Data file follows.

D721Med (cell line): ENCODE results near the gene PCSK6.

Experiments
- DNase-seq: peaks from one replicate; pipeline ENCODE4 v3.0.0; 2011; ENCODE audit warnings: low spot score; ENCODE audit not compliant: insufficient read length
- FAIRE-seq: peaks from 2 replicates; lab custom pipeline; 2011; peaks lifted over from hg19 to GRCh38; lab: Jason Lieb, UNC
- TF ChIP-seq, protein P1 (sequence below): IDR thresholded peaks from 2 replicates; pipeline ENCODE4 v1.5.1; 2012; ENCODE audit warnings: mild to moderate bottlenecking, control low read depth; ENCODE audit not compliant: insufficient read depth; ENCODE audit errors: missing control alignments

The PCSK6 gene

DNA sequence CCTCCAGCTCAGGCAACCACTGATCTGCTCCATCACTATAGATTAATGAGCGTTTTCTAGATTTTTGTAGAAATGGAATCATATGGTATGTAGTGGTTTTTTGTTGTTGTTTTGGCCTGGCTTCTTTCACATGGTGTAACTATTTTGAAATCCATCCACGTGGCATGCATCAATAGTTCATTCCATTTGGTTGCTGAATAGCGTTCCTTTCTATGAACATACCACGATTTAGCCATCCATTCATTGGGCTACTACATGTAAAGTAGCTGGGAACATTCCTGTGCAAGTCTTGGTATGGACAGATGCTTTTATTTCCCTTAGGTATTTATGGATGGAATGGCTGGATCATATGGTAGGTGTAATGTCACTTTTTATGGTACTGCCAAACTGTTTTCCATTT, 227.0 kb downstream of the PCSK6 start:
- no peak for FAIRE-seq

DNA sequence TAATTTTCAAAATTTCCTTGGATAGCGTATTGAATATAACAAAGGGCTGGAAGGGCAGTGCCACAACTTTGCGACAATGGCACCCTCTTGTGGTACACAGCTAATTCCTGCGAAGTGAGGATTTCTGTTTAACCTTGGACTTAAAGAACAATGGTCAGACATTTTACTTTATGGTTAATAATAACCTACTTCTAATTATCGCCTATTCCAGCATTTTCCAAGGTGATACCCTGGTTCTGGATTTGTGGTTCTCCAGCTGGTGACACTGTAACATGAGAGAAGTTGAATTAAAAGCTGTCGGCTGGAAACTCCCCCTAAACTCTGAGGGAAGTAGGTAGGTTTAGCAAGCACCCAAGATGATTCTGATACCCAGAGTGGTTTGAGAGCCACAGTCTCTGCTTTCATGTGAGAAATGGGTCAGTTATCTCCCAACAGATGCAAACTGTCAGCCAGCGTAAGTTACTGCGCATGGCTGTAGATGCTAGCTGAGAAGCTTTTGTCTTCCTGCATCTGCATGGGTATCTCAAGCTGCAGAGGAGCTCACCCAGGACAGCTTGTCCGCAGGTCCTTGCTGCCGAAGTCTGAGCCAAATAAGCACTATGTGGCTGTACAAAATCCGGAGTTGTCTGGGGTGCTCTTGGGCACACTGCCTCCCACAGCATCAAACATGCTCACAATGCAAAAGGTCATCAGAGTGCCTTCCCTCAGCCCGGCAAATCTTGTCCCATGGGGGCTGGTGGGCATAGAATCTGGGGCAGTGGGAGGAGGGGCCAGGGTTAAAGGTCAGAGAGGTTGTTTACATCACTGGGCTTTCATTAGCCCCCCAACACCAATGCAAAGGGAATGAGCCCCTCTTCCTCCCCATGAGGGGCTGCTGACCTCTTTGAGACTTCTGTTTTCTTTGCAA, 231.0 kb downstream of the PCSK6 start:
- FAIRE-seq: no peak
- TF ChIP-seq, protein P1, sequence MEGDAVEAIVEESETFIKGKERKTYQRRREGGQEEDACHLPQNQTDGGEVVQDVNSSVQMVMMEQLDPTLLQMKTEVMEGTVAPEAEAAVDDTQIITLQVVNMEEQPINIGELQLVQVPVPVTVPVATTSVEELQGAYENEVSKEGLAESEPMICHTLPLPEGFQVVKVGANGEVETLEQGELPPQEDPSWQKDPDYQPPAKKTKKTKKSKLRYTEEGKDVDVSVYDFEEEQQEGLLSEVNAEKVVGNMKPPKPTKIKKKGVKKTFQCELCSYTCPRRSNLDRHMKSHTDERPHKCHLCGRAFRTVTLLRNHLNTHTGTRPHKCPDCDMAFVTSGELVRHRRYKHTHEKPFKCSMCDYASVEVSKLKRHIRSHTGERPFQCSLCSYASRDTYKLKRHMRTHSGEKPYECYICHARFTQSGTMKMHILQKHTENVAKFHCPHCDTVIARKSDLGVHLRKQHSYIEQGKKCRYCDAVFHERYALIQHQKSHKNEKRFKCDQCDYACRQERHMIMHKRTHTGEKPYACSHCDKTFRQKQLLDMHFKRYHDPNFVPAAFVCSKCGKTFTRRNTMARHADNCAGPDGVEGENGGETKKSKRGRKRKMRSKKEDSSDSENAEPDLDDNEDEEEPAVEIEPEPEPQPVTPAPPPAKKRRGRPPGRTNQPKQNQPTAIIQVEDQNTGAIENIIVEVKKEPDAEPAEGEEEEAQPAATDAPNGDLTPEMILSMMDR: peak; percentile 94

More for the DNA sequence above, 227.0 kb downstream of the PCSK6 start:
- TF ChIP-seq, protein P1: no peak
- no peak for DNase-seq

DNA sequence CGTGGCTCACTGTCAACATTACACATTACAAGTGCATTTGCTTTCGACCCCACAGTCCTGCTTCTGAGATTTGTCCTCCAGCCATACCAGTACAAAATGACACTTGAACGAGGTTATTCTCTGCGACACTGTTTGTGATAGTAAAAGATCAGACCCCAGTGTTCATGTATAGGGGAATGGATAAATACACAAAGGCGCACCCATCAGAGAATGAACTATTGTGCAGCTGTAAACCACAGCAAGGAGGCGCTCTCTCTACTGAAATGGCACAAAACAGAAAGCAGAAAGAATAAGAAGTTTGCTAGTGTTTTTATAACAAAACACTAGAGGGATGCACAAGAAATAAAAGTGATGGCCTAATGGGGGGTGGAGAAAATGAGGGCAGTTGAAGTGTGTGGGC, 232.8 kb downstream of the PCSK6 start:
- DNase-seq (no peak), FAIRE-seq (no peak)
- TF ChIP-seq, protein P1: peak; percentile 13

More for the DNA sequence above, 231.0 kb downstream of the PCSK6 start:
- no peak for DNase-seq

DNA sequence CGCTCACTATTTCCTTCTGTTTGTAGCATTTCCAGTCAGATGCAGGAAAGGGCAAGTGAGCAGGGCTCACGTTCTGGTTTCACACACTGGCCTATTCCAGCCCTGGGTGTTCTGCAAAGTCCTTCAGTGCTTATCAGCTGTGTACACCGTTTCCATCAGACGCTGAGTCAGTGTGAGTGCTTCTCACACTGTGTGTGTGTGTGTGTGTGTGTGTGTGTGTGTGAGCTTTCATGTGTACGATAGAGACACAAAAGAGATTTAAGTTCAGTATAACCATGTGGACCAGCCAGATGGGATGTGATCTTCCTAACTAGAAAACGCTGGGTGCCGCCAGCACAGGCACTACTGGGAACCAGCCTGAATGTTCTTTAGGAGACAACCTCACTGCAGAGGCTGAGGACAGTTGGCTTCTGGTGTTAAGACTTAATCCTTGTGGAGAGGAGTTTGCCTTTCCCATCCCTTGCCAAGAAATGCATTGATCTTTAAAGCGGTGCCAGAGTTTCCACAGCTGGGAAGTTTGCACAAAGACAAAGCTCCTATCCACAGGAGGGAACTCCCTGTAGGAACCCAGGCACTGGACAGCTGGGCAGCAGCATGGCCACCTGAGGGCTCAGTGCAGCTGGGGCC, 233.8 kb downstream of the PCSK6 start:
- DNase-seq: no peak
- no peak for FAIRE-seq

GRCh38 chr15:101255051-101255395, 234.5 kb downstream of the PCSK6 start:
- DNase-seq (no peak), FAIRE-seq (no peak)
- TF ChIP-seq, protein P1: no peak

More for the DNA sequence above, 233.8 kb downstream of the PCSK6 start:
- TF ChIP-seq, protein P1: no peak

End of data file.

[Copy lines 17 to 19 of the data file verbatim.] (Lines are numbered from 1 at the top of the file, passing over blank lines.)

- TF ChIP-seq, protein P1: peak; percentile 13

More for the DNA sequence above, 231.0 kb downstream of the PCSK6 start:
- no peak for DNase-seq